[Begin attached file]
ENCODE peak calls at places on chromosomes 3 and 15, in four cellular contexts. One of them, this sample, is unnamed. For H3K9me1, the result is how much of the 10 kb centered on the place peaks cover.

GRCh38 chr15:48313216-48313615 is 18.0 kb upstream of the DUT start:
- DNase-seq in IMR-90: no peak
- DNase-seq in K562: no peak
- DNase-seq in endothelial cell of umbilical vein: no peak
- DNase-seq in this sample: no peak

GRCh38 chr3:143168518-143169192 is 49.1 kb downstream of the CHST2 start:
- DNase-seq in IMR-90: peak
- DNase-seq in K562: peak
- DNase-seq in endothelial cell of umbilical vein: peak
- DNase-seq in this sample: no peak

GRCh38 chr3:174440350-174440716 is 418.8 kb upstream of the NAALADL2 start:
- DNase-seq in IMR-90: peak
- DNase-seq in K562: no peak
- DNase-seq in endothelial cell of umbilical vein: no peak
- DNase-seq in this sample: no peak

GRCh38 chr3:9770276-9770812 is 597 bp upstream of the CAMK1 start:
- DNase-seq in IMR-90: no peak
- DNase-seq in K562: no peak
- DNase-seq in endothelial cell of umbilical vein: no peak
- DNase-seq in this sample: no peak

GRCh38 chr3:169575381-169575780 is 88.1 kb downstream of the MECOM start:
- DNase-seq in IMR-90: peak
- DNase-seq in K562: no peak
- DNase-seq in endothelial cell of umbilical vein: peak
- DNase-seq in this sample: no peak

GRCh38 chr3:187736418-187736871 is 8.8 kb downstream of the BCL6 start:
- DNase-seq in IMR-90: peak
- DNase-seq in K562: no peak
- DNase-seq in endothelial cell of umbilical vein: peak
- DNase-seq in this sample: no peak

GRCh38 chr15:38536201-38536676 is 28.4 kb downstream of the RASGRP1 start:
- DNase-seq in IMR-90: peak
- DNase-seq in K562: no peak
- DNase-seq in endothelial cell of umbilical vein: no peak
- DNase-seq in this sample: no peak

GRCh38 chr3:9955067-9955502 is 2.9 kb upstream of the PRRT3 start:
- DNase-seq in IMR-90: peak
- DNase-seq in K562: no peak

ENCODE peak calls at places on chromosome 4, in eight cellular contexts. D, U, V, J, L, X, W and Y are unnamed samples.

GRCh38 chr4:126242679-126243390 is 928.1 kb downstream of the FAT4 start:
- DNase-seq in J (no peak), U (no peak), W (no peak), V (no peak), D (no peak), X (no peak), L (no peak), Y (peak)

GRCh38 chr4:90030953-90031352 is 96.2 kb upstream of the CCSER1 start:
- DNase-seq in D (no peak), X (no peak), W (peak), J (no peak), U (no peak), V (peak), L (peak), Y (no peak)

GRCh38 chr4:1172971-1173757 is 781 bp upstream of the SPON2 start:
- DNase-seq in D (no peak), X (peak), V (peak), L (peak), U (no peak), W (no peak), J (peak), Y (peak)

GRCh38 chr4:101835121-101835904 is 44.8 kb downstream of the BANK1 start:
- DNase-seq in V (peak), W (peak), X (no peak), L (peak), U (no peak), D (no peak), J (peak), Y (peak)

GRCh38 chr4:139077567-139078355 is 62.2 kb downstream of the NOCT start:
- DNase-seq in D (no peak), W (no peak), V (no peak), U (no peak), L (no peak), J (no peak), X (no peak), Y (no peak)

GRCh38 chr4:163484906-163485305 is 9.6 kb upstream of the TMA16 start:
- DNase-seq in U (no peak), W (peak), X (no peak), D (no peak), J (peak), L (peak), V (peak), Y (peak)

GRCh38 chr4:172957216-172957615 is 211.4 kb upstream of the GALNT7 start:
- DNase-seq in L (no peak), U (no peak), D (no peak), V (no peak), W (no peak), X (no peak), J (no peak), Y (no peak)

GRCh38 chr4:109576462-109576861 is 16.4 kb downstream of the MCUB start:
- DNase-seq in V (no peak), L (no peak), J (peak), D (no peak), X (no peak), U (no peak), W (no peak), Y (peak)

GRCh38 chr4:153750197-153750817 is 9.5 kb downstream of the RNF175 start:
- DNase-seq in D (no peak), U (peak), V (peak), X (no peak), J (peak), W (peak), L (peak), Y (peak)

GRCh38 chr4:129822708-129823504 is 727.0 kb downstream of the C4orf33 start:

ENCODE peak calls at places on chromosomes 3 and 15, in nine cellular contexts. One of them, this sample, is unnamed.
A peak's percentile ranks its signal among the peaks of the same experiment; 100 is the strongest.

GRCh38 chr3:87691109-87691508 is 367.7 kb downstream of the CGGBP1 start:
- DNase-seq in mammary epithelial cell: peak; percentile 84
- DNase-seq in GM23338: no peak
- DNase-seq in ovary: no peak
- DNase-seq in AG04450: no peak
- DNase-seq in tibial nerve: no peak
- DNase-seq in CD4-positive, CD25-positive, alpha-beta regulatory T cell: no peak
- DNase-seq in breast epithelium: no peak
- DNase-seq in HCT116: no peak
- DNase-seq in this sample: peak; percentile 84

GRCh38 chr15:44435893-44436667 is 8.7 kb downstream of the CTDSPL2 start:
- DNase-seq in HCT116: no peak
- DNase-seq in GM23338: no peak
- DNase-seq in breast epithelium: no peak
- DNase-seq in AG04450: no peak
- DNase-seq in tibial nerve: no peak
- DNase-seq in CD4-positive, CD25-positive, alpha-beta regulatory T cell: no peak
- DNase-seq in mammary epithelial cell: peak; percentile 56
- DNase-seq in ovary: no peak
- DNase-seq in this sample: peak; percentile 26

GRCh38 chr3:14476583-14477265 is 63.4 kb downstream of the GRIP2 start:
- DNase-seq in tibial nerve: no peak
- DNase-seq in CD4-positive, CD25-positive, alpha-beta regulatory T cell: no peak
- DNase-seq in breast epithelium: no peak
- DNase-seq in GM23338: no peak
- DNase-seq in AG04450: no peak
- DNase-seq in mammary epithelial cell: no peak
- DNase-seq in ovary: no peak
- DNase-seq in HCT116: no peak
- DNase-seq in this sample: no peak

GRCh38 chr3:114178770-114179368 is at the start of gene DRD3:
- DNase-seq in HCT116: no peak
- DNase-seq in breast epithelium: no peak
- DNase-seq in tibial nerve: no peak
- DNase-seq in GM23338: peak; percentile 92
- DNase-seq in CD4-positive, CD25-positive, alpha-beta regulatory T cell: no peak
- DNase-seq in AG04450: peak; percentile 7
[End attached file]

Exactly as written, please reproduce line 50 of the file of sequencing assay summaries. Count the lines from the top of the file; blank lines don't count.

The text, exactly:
- DNase-seq in D (no peak), W (no peak), V (no peak), U (no peak), L (no peak), J (no peak), X (no peak), Y (no peak)